B) When in the same sea zone as a sub pen, German submarines may move into or out of the sub pen without any movement cost at any time during Germany’s turn. Newly built sub pens can have subs on the board placed into them right away, and newly built subs can be placed immediately in a pen that is already on the board; sub pens are treated as a “sea zone within a sea zone”, requiring no movement to move into or out of.
C) Only air units may attack a sub pen. Any other German ships in the same sea zone can be attacked separately.
D) If the land area the sub pen is adjacent to is conquered by the allies, the sub pen is destroyed.
E) Only the German player may build sub pens and only one sub pen can be built in each sea zone.

When attacked by aircraft sub pens defend by rolling 3 dice (no matter the number of attacking aircraft) each round, with each roll of 1-2 scoring a hit. It takes 2 hits to destroy a pen. Submarines in a pen are considered automatically detected but they may choose to withdraw at the end of any combat round. Hits on a sub pen hit the subs in the pen first, then the pen itself once all the subs are destroyed. A damaged sub pen defends on a 1 instead of a 1-2 and costs 3 IPCs to repair.

3.12 German Surrender: Germany does not surrender as long as Italy remains active. If Germany is conquered the German player must pay half of his IPC's immediately to the conquering player. The German player must also eliminate four Infantry. The German player decides which infantry are to be destroyed.


4.0 JAPAN

4.1 Declarations of War: Japan starts the game by being at war with China. The Chinese conflict is not a declaration of war against the U.S., Britain (and her Allies) or Russia.

Japan may attack any major power on any turn, except Russia. Japan may attack any neutral country that it wishes.

4.2 Sino Soviet Pact: Russia cannot attack Japan and Japan cannot attack Russia until game turn 6 or after. The first country to declare war must pay 15 IPCs to the bank.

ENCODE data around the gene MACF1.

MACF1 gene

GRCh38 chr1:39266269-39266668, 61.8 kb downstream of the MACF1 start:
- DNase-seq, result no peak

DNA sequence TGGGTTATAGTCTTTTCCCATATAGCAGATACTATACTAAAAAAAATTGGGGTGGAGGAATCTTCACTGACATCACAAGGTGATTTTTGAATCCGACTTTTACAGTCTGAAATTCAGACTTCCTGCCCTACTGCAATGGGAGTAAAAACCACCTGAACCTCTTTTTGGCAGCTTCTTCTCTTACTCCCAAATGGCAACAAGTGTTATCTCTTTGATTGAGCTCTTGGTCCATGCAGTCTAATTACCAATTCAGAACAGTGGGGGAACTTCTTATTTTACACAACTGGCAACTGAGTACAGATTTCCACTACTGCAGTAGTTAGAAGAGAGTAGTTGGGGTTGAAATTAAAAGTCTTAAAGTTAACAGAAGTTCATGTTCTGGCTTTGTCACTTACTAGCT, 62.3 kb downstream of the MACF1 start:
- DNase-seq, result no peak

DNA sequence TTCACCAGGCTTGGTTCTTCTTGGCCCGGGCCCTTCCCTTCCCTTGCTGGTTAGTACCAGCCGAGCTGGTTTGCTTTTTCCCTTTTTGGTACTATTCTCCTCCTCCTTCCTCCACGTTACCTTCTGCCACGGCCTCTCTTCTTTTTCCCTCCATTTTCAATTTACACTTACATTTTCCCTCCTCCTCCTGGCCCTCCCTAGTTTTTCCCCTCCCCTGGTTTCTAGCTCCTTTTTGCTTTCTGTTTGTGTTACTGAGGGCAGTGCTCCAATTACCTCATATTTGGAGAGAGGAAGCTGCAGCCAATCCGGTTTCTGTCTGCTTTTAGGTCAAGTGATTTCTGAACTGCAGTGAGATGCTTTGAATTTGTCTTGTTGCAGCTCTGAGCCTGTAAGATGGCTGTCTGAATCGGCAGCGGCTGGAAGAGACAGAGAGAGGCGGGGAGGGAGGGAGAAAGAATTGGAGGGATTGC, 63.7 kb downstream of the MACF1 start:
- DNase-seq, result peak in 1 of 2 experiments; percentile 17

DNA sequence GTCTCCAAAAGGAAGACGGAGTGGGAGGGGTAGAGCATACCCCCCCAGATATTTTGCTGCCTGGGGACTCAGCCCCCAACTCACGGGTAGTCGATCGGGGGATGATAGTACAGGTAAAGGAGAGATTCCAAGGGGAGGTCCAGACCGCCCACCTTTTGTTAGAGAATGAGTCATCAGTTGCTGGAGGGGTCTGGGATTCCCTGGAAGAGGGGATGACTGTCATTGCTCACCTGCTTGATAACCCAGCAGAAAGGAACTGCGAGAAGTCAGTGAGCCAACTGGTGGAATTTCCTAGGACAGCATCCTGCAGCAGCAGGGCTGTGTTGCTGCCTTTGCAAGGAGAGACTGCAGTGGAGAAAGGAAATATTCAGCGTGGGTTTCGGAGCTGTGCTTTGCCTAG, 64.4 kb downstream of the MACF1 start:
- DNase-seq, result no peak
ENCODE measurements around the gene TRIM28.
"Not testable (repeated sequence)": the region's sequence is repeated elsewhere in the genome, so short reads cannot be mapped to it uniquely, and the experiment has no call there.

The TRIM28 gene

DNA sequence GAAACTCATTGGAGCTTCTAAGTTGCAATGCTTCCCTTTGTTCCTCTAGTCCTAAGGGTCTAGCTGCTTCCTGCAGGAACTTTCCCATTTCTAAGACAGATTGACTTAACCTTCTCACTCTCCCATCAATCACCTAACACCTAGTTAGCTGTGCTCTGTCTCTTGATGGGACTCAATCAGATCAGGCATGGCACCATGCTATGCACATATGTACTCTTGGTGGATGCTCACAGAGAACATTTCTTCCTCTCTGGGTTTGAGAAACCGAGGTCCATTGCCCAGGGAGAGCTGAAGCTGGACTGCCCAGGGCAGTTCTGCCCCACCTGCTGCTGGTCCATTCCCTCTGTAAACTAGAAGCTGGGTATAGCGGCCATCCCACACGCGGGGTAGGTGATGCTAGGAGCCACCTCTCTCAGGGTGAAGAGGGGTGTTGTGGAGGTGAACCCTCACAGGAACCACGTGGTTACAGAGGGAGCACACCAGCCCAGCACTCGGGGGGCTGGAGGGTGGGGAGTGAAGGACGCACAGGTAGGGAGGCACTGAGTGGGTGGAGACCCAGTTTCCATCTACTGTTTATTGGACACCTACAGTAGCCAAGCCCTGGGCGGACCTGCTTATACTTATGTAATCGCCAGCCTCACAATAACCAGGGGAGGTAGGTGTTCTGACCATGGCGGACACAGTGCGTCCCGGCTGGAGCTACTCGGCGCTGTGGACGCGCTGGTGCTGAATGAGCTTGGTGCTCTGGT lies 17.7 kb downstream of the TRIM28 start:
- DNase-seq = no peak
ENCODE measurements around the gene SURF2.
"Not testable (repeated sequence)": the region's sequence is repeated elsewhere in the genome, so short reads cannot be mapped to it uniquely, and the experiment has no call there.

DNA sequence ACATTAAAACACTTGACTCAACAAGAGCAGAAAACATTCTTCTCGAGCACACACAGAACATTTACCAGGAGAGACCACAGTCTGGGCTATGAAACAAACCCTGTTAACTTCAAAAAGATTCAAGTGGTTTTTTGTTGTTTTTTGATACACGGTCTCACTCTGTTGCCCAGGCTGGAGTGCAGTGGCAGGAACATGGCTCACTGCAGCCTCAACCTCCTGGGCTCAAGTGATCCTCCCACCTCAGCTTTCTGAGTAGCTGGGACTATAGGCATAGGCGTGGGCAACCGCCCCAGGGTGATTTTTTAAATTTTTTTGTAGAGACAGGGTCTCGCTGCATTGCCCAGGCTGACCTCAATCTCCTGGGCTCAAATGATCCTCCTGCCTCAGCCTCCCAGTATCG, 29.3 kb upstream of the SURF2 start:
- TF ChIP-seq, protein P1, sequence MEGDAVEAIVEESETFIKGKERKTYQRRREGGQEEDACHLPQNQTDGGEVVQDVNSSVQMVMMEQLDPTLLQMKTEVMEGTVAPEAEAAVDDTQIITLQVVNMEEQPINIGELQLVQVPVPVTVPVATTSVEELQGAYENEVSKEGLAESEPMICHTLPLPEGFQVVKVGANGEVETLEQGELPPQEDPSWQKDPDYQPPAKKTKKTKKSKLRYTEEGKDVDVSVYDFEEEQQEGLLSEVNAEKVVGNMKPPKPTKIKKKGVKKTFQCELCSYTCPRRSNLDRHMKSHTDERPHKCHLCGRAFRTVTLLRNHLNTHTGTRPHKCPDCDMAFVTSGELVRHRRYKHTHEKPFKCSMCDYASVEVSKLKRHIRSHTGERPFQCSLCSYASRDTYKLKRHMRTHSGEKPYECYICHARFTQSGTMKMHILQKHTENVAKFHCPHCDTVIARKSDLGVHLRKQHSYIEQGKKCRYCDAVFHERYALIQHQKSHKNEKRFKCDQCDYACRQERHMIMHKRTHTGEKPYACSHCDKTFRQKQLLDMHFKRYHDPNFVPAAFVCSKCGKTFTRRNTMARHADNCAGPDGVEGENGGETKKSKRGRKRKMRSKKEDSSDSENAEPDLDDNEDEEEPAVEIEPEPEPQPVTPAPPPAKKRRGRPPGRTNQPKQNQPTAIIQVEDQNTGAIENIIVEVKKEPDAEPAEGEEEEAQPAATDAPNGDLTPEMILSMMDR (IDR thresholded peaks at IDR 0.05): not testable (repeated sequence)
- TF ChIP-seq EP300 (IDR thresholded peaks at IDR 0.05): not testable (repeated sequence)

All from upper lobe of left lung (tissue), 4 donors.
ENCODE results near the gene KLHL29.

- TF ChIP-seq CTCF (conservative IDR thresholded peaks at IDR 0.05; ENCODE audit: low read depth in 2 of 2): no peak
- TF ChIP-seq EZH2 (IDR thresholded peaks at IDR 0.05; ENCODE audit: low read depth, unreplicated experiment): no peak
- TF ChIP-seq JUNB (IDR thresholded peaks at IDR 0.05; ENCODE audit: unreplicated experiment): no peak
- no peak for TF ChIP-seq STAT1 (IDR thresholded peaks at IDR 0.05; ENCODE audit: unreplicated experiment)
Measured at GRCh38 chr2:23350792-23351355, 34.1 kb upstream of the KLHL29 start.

4.3 Thailand: Japanese forces in Thailand may not move or attack until Japan is at war with a major power. If attacked first they defend normally. The Japanese player may not place builds in Thailand until Japan is at war with a major power, nor may any Japanese (nor German) forces enter Thailand until Japan is at war with a major power.

4.4 French Indo China: Japan may attempt to influence French Indo-China if a Vichy government has been established there. To do so Japan pays 2 IPC's to the bank and makes a die roll. On a 1-2 the attempt is successful, and all forces in French Indo-China come under Japan's control. Replace the vichy units with Japanese units. Japan may make one attempt per turn.

4.5 Sneak Attack: Japan may do one double impulse attack per game. The Japanese player may choose to use the double impulse attack on a turn of his choosing. There is no game turn limit as to when it is to be used and it may be postponed indefinitely. Follow the same two-impulse sequence as described in Germany Blitzkrieg.

4.6 Banzai Attack: The Japanese player may make up to three banzai attacks per game turn and can use more than one banzai attack on the same area being attacked. When a banzai attack is used, all attacking Japanese infantry attack on a 2 for that round of combat.

Prior to beginning the combat resolution phase, the Japanese player temporarily places 3 control markers on the board, one for each banzai attack, to show which areas he will be using banzai attacks in.

Once one or more banzai attacks have been declared on an area, the Japanese player cannot retreat his infantry in the battle for that area and the attacking force must either conquer the area or be destroyed trying to conquer it. Units other than infantry can retreat, but the infantry must fight to the death. For the glory of the emperor! Banzai!

Example: The Japanese player attacks a Chinese area with 5 infantry coming from various different areas. He chooses to use a banzai attack on his first round of combat, so all of his infantry attacking this country hit on a 2 or less for that round of combat.

4.7 Home Defense: All Japanese infantry defending the Island of Japan defend on a 3. The first time Japan is attacked, the Japanese player may place 4 infantry on Japan at no cost before combat starts.

4.8 Japanese Surrender: Japan surrenders if the allies conquer and hold the island of Japan. If the island of Japan is occupied by the allies, the only area and sea zone Japan is allowed to attack on its turn is Japan itself in an attempt to recapture it. If this attempt fails or cannot be made, at the end Japan’s turn all surviving Japanese forces are removed from play and Japan must give all its IPCs to the conquering player.


5.0 BRITAIN / FRANCE

5.1 Off Board Points: Britain has four off board production track points and France has one. These points cannot be captured by the Axis forces. Off board points are points that are not shown on the map, for example, Britain has 35 IPCs worth of countries at game start, but starts at 39 on the income track. The extra 4 are the off board points.